Document Type


Date of Degree

Summer 2018

Access Restrictions

Access restricted until 08/31/2020

Degree Name

PhD (Doctor of Philosophy)

Degree In

Psychological and Quantitative Foundations

First Advisor

Nicpon, Megan Foley

First Committee Member

Espe-Pfeifer, Patricia

Second Committee Member

Liu, William Ming

Third Committee Member

Ansley, Timothy

Fourth Committee Member

Schmidt, Renita


Researchers have suggested there is a wide range of neuropsychological deficits individuals with anorexia nervosa (AN) possess, including impairments in nonverbal reasoning, attention and processing speed, memory, and executive functioning. While growing, examination of the neuropsychological functioning of children and adolescents with AN is quite sparse compared to the abundance of research on adults with AN, and the many conflicting findings have been attributed to inconsistent methodologies across studies. This study examined the neuropsychological functioning of children and adolescents with AN by conducting a quantitative study loosely based on Bayless et al. (2002) and Remberk, Namysłowska, Krempa-Kowalewska, Gadaś, and Skalska (2011). Results indicated verbal intellectual functioning was significantly higher than other intellectual domains, and verbal memory was almost significantly higher than nonverbal memory (p = .051). Negative correlations were found between individual subtests and clinical data (e.g., age of onset of AN and duration of AN) as well as the EDI-3 Personal Alienation scale and the BMI-for-age percentile. Clinical implications include providing treatment improving cognitive functioning and implementing a biopsychosocial model.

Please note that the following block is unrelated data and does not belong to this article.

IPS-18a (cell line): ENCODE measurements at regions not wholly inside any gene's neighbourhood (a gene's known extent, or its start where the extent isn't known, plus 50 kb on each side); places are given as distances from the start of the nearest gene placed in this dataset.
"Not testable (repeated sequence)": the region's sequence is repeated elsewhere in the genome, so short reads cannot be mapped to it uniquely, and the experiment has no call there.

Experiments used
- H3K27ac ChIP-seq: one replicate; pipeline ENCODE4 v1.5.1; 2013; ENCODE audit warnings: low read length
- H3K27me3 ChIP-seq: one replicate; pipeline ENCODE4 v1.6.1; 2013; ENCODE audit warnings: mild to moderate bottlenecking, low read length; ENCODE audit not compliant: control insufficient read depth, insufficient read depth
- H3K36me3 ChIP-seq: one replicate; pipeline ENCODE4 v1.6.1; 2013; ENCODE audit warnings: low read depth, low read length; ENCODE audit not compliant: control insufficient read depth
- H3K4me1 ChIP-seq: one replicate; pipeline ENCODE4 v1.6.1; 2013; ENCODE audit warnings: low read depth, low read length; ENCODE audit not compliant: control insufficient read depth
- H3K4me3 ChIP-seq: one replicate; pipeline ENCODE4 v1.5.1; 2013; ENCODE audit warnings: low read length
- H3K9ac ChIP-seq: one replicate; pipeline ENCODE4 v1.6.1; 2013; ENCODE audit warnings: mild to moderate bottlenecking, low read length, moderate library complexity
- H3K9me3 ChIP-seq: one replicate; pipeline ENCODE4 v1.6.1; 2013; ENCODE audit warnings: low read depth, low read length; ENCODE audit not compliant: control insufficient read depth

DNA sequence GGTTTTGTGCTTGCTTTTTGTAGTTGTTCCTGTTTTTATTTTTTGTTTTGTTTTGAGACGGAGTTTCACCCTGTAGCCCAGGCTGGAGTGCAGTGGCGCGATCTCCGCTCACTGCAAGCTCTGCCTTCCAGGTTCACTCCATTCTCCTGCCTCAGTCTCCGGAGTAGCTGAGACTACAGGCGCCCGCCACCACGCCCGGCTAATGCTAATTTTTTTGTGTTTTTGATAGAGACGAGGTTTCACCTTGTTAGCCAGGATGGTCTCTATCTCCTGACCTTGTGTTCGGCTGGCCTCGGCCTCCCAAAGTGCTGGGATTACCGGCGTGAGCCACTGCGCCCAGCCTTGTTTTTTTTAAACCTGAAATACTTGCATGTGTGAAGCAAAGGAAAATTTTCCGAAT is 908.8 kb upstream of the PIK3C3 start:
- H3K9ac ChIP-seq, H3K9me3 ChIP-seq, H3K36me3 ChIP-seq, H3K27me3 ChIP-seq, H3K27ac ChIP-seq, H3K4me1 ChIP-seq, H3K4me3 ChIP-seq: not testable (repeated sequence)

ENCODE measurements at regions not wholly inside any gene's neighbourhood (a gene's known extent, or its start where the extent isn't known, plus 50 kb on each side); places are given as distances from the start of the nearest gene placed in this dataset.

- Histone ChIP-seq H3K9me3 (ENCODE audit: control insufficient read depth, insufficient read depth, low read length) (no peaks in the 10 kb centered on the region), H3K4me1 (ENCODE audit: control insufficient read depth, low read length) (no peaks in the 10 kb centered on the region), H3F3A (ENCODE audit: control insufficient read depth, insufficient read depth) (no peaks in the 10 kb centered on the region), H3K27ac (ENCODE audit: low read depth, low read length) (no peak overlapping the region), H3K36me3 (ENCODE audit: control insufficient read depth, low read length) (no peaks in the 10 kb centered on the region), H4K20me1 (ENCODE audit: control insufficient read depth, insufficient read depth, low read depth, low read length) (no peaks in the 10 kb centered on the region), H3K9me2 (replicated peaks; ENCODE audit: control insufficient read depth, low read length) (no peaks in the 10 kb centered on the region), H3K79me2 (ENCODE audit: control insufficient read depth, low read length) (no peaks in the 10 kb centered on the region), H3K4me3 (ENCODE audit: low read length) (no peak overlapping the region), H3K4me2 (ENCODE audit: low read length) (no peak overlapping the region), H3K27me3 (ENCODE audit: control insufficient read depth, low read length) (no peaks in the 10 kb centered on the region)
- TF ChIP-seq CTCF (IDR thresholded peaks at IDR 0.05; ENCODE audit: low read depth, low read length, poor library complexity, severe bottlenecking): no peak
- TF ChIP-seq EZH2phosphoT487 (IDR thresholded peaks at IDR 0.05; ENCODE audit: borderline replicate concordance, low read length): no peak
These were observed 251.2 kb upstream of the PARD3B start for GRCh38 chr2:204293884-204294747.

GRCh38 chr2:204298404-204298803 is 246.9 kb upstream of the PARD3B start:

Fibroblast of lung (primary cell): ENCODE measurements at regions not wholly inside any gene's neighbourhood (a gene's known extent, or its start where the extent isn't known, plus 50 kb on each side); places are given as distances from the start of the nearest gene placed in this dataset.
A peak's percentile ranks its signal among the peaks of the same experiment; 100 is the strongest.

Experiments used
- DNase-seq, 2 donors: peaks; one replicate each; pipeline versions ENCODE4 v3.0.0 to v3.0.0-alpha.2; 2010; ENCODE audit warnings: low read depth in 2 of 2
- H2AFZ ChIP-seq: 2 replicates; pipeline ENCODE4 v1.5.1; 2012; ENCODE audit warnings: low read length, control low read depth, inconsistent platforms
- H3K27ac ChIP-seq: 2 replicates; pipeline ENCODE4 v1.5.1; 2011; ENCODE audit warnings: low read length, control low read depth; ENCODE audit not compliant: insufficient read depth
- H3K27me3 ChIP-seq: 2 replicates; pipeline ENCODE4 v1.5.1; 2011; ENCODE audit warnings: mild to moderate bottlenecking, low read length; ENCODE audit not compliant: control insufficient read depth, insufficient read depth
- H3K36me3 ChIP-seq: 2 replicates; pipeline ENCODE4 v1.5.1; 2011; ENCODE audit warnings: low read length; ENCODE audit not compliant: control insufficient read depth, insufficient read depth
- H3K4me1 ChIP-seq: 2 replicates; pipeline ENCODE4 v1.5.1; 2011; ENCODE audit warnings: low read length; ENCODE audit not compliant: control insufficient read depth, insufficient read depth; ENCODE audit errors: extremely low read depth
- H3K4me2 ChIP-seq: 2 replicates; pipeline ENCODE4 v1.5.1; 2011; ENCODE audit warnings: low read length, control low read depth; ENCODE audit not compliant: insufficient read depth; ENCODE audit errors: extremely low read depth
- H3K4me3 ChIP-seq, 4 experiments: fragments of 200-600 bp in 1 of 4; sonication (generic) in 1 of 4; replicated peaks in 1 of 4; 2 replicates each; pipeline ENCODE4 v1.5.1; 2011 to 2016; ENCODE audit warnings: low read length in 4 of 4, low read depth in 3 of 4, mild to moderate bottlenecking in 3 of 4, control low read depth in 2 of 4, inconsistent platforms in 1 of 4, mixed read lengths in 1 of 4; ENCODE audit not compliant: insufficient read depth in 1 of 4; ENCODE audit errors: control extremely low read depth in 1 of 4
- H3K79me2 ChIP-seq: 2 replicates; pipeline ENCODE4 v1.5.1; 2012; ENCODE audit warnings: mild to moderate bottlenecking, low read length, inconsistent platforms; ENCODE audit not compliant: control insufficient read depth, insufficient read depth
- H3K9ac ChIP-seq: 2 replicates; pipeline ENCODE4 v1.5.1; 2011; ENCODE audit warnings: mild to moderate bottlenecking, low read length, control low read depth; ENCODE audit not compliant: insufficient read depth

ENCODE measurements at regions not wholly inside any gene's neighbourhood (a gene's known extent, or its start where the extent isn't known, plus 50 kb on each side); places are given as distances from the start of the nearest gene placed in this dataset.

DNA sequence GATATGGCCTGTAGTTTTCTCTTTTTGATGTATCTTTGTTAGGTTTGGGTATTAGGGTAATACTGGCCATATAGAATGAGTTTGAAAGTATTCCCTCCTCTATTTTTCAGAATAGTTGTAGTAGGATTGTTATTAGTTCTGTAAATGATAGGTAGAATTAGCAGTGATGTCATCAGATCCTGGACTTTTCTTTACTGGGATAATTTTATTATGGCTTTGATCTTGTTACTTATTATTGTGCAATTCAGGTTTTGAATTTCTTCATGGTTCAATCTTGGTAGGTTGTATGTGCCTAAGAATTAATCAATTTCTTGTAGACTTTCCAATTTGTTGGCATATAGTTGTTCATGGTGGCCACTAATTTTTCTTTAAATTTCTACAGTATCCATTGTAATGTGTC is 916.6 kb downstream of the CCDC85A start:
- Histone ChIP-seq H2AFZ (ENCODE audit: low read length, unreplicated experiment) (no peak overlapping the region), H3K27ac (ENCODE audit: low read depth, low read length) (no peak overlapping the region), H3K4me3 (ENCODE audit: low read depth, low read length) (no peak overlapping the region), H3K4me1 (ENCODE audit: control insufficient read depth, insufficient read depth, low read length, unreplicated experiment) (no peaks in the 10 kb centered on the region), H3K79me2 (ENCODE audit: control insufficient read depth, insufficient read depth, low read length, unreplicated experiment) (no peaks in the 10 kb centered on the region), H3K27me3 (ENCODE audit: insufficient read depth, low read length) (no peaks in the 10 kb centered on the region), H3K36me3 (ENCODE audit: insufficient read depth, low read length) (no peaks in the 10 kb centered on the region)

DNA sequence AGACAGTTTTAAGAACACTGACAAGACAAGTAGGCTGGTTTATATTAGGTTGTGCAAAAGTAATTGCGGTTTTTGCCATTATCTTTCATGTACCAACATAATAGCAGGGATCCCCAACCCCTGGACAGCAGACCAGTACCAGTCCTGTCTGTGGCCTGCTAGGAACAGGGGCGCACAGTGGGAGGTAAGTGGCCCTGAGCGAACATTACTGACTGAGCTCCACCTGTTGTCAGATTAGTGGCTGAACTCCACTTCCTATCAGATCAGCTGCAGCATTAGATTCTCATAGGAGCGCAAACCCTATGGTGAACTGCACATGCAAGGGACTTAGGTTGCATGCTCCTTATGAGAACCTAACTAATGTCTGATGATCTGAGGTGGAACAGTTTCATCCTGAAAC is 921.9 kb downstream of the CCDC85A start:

anorexia nervosa, children and adolescents, cognitive deficits, females, neuropsychological deficits, neuropsychology


viii, 24 pages


Includes bibliographical references (pages 20-24).


Copyright © 2018 Jennifer Chang